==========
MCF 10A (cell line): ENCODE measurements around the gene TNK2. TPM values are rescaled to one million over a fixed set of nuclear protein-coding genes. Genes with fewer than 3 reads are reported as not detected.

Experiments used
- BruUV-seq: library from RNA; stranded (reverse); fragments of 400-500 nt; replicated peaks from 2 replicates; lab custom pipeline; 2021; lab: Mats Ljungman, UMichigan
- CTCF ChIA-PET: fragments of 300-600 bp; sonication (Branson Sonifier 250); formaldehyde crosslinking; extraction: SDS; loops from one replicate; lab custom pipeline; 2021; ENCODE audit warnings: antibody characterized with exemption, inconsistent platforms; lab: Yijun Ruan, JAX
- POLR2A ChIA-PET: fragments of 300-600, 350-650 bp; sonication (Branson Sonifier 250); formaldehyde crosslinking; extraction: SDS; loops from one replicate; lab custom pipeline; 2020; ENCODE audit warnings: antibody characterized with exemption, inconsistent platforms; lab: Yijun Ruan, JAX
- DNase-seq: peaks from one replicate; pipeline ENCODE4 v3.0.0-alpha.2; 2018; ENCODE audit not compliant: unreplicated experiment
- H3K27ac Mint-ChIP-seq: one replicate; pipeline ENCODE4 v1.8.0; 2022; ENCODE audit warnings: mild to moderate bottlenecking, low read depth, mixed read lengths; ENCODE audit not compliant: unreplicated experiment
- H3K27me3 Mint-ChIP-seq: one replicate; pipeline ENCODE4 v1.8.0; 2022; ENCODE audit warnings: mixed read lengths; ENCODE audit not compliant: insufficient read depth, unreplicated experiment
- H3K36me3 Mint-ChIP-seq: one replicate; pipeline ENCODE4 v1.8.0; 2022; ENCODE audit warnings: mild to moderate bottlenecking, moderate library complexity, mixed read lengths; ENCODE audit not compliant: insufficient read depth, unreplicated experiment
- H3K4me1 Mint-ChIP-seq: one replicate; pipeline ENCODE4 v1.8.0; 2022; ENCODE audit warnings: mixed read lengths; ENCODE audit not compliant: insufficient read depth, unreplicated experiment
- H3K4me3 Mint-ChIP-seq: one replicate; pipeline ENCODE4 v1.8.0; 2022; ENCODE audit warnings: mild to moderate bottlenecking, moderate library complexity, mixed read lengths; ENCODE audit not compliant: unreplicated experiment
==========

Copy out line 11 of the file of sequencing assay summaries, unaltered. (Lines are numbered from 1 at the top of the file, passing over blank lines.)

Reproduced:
- H3K4me3 Mint-ChIP-seq: one replicate; pipeline ENCODE4 v1.8.0; 2022; ENCODE audit warnings: mild to moderate bottlenecking, moderate library complexity, mixed read lengths; ENCODE audit not compliant: unreplicated experiment